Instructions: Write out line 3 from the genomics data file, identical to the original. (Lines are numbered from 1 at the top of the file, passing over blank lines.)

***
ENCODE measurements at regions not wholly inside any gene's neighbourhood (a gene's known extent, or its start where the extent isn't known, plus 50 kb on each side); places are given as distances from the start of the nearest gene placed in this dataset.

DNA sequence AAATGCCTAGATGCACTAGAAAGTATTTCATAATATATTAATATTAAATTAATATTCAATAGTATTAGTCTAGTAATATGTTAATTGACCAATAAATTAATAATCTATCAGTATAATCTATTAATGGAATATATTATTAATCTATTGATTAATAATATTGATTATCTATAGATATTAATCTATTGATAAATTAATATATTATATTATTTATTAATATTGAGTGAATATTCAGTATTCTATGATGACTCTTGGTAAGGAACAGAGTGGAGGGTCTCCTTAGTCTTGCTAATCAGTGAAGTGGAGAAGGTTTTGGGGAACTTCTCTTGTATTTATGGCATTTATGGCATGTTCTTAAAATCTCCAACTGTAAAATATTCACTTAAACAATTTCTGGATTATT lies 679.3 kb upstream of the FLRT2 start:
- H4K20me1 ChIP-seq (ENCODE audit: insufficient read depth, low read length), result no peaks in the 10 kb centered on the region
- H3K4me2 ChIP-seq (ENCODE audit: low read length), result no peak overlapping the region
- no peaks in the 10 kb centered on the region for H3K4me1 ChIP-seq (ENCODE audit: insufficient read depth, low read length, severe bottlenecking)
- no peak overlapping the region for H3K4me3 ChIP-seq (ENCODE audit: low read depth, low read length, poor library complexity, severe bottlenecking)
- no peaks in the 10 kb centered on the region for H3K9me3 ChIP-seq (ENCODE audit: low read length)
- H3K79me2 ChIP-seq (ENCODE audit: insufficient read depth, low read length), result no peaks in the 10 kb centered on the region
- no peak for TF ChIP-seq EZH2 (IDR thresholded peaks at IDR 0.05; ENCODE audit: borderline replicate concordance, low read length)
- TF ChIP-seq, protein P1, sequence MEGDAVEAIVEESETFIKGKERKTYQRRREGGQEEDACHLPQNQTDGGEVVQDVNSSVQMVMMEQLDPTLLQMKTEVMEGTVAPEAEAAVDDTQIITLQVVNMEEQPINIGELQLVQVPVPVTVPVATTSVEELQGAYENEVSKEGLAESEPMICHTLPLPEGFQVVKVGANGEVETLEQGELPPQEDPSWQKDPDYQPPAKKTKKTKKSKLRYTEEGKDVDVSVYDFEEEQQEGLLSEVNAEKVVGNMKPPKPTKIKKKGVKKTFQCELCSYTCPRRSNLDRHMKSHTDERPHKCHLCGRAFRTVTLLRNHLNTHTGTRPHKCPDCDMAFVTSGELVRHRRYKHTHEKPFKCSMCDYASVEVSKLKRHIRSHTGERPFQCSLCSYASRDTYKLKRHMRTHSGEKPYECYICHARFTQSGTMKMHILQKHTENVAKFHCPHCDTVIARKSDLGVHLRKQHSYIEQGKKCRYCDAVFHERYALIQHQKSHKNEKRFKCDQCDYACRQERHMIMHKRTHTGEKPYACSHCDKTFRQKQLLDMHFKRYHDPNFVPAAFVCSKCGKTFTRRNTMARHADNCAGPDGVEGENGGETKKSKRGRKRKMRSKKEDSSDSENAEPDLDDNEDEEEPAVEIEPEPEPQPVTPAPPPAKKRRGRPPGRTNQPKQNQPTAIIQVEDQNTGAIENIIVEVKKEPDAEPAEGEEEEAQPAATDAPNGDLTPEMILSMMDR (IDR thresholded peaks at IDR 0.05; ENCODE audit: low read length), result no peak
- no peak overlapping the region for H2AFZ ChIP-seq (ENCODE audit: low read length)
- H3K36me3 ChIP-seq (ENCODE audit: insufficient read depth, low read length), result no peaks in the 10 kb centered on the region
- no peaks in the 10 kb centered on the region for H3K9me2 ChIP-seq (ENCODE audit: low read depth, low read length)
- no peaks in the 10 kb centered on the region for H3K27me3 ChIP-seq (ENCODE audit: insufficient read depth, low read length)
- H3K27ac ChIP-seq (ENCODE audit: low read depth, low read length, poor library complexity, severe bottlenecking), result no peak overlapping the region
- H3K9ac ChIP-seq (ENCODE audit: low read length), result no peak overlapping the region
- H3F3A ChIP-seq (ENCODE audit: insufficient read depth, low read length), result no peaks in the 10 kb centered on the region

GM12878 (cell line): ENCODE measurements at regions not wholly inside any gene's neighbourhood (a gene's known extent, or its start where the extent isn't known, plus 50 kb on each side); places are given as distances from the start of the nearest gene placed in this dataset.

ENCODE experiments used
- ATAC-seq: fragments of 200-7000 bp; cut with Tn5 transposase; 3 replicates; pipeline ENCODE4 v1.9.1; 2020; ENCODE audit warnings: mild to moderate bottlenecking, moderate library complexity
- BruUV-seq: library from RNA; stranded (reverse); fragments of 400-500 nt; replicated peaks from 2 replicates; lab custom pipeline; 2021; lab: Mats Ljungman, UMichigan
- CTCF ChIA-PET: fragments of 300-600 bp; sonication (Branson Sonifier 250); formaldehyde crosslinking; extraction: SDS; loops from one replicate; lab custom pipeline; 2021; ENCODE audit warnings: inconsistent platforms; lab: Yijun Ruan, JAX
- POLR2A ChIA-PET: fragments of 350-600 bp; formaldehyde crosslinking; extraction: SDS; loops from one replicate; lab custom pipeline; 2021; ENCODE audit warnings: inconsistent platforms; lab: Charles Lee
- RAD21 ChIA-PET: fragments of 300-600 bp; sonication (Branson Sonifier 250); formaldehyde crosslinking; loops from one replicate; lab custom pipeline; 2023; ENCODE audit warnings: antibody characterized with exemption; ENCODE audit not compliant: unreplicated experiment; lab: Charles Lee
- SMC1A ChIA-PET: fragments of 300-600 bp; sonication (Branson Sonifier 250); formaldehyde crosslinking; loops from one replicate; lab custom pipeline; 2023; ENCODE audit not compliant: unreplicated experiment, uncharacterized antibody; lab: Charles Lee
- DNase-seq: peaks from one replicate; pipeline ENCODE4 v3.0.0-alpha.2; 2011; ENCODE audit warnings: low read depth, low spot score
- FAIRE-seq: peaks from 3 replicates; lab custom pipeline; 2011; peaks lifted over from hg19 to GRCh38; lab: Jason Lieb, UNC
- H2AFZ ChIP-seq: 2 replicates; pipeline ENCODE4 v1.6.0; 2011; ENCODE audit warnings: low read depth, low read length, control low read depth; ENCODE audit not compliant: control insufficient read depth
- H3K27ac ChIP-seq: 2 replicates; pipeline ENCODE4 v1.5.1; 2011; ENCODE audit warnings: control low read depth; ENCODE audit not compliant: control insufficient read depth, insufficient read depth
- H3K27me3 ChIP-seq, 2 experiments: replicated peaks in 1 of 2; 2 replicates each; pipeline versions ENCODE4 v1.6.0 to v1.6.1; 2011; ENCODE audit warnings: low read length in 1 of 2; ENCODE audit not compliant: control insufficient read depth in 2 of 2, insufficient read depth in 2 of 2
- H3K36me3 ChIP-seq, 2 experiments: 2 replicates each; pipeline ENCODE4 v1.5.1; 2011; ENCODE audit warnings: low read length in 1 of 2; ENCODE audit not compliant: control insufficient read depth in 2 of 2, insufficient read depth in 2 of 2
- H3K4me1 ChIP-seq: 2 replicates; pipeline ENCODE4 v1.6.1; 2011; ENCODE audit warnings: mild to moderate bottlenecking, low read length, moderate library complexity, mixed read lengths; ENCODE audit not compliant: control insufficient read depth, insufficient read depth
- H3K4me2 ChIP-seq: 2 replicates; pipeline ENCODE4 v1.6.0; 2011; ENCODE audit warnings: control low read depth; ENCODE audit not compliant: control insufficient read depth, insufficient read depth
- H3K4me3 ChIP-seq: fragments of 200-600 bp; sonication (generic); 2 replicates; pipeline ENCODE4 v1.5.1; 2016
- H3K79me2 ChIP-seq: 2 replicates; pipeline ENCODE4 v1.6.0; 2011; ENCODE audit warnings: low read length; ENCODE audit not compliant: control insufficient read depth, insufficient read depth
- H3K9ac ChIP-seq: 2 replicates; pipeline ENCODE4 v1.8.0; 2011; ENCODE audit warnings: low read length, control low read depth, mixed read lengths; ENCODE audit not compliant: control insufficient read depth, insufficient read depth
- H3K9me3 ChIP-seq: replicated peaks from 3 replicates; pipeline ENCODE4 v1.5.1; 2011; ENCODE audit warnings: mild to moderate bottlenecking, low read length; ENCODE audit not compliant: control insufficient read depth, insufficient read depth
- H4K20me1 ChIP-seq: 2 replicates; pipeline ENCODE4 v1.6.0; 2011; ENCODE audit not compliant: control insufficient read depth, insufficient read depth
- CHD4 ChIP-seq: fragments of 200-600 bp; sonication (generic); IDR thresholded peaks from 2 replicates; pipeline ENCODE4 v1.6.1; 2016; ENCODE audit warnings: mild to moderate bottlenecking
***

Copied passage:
- H4K20me1 ChIP-seq (ENCODE audit: insufficient read depth, low read length), result no peaks in the 10 kb centered on the region